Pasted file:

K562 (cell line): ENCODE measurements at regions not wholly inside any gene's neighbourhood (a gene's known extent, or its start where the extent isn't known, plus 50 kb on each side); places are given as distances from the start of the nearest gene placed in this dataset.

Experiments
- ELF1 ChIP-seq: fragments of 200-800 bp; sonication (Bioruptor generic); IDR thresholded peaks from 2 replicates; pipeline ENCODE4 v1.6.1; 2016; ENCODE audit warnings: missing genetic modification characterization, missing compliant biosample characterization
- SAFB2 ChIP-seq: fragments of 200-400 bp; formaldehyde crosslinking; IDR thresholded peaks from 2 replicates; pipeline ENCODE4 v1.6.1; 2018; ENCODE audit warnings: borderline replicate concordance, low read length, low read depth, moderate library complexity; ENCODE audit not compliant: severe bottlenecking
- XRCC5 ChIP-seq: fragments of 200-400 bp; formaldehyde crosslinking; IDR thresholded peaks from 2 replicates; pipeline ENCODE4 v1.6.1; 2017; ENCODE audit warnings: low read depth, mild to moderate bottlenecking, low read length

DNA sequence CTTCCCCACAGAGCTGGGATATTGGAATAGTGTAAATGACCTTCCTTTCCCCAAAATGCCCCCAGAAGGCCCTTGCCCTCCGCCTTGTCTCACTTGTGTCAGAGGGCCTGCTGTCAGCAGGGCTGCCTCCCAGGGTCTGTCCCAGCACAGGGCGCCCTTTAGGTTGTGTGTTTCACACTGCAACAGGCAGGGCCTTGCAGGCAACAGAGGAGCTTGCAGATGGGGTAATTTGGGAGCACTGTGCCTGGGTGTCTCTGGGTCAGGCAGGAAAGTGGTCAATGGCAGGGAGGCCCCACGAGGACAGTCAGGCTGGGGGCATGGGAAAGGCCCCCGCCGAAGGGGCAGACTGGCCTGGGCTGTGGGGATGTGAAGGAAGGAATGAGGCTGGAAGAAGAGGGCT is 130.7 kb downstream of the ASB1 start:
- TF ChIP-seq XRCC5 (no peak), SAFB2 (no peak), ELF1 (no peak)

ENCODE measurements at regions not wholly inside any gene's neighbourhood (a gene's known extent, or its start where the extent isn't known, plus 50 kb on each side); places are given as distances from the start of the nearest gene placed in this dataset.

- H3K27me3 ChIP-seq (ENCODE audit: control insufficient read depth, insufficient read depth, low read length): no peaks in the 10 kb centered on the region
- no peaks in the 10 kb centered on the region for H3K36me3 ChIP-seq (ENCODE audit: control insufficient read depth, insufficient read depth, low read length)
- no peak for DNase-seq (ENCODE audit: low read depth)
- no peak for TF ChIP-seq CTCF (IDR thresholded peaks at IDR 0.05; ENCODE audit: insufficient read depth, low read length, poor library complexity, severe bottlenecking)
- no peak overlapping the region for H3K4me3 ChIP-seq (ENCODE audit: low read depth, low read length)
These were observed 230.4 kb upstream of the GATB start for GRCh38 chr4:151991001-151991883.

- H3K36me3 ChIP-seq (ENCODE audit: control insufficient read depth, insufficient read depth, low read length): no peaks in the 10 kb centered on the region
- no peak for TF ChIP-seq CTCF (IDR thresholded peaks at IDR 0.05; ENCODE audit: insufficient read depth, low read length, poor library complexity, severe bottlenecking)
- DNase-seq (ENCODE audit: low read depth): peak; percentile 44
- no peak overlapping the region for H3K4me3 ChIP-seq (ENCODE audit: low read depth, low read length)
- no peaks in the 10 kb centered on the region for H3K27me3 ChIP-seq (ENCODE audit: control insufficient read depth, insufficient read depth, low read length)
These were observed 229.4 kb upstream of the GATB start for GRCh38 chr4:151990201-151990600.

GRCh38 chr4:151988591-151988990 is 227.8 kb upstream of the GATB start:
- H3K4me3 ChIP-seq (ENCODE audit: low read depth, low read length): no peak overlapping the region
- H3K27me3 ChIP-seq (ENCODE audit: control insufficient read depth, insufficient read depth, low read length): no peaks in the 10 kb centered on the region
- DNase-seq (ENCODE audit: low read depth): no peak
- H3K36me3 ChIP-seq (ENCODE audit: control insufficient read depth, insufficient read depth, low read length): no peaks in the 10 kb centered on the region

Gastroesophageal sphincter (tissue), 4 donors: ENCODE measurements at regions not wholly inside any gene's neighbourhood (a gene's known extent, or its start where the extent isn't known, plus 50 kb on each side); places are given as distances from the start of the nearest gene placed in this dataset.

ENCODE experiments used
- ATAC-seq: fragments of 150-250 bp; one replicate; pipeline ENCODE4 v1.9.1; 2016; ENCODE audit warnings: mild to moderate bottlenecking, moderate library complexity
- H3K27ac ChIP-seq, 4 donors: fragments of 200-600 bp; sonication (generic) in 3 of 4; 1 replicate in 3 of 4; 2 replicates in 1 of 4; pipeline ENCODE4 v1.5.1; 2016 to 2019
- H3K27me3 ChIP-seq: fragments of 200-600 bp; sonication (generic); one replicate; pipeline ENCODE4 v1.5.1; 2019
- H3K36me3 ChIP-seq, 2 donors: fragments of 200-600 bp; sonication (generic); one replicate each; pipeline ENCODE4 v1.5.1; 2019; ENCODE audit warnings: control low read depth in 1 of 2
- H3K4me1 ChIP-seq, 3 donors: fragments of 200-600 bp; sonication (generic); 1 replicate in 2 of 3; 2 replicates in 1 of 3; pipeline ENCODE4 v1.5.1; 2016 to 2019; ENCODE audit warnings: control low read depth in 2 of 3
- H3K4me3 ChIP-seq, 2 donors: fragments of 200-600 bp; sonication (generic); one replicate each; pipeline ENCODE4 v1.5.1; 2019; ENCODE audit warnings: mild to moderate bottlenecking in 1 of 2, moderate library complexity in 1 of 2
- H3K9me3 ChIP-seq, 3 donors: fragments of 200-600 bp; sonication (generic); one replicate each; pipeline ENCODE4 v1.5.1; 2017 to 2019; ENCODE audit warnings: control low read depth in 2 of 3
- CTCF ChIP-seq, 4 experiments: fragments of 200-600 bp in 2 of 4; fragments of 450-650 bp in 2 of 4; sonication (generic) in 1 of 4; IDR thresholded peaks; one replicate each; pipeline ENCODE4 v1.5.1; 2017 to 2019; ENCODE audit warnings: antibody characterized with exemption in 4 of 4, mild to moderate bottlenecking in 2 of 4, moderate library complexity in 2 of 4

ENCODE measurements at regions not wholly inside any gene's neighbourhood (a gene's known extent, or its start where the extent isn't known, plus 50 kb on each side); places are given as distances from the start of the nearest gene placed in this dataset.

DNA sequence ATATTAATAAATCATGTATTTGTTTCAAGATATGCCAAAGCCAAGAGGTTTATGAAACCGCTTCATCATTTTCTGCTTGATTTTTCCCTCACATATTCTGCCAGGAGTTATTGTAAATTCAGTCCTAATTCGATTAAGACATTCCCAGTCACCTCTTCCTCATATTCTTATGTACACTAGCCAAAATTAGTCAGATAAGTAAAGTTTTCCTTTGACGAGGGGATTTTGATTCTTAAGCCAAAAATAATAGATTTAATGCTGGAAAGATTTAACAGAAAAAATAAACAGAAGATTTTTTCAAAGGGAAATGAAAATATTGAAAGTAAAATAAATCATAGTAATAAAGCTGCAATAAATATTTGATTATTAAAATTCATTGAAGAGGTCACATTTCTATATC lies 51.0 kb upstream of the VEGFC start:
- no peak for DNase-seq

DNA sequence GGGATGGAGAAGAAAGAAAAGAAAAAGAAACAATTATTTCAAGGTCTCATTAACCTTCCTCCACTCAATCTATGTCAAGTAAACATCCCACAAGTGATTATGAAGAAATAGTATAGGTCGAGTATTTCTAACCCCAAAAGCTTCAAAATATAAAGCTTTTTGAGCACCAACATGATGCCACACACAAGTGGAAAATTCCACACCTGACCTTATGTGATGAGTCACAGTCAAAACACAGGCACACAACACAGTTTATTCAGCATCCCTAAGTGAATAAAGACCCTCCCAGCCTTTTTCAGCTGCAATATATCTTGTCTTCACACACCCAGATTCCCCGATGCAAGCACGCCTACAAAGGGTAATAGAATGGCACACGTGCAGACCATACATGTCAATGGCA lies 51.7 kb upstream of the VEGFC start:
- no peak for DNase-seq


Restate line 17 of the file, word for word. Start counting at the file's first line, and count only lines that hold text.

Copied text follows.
- DNase-seq (ENCODE audit: low read depth): peak; percentile 44